Translators in a meeting

What is a translator and why you should hire one

This is clearly not news at this point, but on business days, I’m a translator from English to French for an insurance company in Canada. I often find myself explaining what I do to people, and it surprises me to know that a lot of them don’t even know what translation is. Let me run you through it.

What in the world is a translator? What does it eat?

A translator is a word specialist in two languages. They take a text in the source language (English in my case) and transfer them into the target language (French).

And depending on the translator, they eat regular food. I like cookies and chocolate. Some are vegan, some eat the biggest steak every time they are challenged. Some make a mean pot roast. You know, regular people who sometimes forget in which language they are speaking!

But we can use Google Translate. Why should we hire translators?

HA! If you want to INFURIATE a translator, tell them that you use Google Translate. That’s how you give a heart attack to a translator. Automatic translation is a plague. Yes, it could be useful when you’re on vacation and are trying to speak with locals, but other than that, it’s a plague. There, I said it.

Machines cannot grasp the intricacies of language. In some areas, using the wrong word in the target language can lead to complex legal battles (e.g. contracts, disclaimers, etc.). We have all seen examples of terrible translations. Just Google it!

I used Google Translate for a Spanish class assignment…

I took 2 Spanish classes when I was in university. The last assignment of my second class was to write a brief essay, more or less 200 words, about our aspirations in life. I got lazy after 2 sentences… Wrote my text in French, copy-pasted it in Google Translate so that I could translate it into Spanish.

Let’s say that there were a lot of question marks from my teacher on my assignment and that I finished that class with a C-. She figured out pretty quickly that I chose the lazy way.

To become a translator, you need to get a degree in translation. Three years of university.

Why? Because you learn the basics of translating. You learn the traps in transferring one language to the other. You learn how to make sure the target language sounds as fluent and natural as possible.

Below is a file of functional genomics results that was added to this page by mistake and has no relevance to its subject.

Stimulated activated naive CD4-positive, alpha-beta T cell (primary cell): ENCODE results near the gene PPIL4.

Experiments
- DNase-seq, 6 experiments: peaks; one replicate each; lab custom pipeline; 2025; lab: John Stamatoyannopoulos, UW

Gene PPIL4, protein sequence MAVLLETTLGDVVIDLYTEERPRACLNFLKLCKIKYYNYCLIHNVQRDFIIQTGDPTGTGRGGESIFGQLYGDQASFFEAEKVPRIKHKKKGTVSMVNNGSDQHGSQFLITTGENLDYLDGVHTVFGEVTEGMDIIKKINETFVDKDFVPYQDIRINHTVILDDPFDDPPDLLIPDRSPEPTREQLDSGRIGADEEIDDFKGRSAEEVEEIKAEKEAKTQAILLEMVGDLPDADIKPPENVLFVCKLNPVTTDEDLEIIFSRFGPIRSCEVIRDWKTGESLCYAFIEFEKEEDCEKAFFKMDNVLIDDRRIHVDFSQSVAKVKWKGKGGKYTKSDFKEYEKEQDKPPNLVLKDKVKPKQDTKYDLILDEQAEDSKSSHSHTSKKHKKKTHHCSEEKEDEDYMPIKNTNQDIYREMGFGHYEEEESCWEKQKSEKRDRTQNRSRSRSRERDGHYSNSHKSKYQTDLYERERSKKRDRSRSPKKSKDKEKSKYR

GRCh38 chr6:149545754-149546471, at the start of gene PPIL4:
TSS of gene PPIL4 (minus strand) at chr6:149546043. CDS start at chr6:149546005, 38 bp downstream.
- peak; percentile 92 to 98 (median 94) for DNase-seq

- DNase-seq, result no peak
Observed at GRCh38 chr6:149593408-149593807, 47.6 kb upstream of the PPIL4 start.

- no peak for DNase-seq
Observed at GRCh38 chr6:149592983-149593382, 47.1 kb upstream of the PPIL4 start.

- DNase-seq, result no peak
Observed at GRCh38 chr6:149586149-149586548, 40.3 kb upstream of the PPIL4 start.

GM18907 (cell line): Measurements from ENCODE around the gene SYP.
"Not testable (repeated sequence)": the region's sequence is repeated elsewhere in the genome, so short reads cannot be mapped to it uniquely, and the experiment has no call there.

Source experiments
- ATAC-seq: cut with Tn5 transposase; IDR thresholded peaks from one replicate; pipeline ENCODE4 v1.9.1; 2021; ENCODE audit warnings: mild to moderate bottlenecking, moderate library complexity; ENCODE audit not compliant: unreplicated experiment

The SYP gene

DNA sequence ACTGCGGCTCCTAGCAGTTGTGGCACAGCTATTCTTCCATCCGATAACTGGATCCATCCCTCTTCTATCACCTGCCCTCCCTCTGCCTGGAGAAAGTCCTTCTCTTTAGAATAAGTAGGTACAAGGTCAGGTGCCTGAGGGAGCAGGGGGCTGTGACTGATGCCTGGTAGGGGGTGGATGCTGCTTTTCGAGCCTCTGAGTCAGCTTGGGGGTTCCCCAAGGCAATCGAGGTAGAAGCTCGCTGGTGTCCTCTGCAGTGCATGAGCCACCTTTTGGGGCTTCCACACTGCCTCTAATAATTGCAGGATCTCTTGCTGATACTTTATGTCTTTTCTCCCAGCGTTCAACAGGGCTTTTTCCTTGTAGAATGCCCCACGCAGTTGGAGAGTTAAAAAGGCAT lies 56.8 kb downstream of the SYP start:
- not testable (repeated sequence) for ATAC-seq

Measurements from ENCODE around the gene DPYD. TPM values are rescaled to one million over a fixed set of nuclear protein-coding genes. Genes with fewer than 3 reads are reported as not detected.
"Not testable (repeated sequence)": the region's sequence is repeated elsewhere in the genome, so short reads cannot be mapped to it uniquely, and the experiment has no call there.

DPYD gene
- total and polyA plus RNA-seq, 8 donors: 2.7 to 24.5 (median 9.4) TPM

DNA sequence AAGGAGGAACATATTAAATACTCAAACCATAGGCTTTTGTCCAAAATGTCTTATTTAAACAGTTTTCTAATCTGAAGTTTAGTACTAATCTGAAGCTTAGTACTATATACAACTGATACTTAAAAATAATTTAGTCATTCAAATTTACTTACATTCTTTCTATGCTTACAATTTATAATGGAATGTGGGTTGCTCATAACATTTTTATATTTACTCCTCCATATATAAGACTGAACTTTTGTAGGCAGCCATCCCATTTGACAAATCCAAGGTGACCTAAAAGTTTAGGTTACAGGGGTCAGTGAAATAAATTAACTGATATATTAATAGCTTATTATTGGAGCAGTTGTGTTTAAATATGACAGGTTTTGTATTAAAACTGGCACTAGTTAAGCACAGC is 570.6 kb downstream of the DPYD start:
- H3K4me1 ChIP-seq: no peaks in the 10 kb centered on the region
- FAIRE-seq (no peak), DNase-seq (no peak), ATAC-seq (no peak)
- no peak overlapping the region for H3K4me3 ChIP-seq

Different fields of experience

You also get to experience translation in different fields. For instance, I took Marketing adaptation (basically translating ads), literary translation, financial translation, and probably a couple more that I can’t remember. You get more in-depth about translating in these specific fields. I know some friends of mine took Legal translation, Medical translation, Technical translation. Translation has a very broad range.

Reach your target audience

Do you want to reach a target audience that doesn’t speak your language? Hire a translator. It’s LITERALLY their job! For instance, in Quebec, Canada, the main language is French. While most people are bilingual, there are still a lot of people who don’t understand English at all.

If you are looking to sell your products or services here, you need to reach out to them in a language they understand.

Translators are professionals who know how to get your message across to your audience, in the language that they understand. They have the resources and the knowledge to do it well.

How does one decide to become a translator?

If you asked me at 9 years old, 12 years old, 15 years old, and 18 years old what I wanted to be when I grow up, the answers would have been an archaeologist, a detective, a history/French teacher, and a French teacher in high school (if you don’t remember the education system in Quebec, check out my blog post The education system in Quebec, Canada). When I finished college, I was adamant about my decision: I was going to be a French teacher in high school. I’m a grammar nerd (who knew), I’ve always been a bookworm, and I love sharing my passion with other people.